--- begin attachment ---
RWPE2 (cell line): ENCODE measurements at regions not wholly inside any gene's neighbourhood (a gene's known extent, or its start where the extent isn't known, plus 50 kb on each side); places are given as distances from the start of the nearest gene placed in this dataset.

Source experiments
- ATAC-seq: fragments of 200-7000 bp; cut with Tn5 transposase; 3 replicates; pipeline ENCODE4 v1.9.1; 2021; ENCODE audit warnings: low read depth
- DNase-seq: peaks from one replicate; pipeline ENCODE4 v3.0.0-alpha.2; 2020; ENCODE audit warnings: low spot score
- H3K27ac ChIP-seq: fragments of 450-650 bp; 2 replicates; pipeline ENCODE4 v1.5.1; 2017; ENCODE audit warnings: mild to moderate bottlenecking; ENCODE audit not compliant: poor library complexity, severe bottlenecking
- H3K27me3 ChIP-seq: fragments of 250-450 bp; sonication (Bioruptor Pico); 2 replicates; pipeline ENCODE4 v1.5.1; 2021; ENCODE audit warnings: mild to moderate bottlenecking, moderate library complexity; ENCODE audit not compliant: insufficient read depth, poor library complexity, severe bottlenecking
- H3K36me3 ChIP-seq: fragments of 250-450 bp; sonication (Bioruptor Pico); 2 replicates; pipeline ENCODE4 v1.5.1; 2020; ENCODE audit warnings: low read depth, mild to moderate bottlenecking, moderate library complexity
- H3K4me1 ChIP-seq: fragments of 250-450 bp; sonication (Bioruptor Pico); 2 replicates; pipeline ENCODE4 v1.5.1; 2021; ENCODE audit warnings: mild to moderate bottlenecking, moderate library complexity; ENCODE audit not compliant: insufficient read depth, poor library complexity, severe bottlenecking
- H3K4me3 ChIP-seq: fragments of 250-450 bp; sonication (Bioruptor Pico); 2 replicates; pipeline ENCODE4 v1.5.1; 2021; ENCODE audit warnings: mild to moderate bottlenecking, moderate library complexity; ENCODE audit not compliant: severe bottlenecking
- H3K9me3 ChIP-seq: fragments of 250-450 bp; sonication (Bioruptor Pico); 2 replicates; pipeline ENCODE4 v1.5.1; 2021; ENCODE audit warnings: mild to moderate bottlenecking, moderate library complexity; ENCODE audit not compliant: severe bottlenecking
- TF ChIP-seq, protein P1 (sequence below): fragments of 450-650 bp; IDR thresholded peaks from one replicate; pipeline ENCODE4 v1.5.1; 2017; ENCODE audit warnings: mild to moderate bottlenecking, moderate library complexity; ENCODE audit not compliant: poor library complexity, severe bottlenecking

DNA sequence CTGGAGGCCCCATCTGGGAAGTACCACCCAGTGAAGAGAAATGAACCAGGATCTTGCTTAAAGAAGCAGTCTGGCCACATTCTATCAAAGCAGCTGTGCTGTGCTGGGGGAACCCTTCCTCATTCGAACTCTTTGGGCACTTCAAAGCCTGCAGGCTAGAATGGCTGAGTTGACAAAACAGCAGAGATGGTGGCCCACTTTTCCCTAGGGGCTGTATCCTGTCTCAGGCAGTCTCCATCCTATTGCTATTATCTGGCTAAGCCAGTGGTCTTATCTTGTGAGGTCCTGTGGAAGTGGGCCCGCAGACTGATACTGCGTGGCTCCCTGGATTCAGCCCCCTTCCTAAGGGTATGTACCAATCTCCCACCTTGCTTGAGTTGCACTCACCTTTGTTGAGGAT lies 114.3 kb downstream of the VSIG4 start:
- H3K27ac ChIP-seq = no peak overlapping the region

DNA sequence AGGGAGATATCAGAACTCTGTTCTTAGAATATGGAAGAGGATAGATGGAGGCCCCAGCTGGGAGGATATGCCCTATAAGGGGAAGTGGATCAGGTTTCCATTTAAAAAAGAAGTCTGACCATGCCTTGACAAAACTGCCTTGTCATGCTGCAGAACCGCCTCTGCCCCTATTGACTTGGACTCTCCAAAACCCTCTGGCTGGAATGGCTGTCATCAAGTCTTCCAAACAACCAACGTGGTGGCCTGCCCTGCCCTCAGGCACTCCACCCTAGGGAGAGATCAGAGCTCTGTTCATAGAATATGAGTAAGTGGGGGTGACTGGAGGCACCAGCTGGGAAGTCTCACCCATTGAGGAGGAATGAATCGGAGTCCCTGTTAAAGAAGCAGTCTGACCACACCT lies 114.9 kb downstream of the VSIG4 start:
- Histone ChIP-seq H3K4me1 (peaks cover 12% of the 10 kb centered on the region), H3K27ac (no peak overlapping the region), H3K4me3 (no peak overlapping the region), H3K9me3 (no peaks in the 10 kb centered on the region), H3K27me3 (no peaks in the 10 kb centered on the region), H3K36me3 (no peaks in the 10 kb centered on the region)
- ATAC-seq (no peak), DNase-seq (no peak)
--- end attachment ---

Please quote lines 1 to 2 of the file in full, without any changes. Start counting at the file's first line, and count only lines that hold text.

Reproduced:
RWPE2 (cell line): ENCODE measurements at regions not wholly inside any gene's neighbourhood (a gene's known extent, or its start where the extent isn't known, plus 50 kb on each side); places are given as distances from the start of the nearest gene placed in this dataset.

Source experiments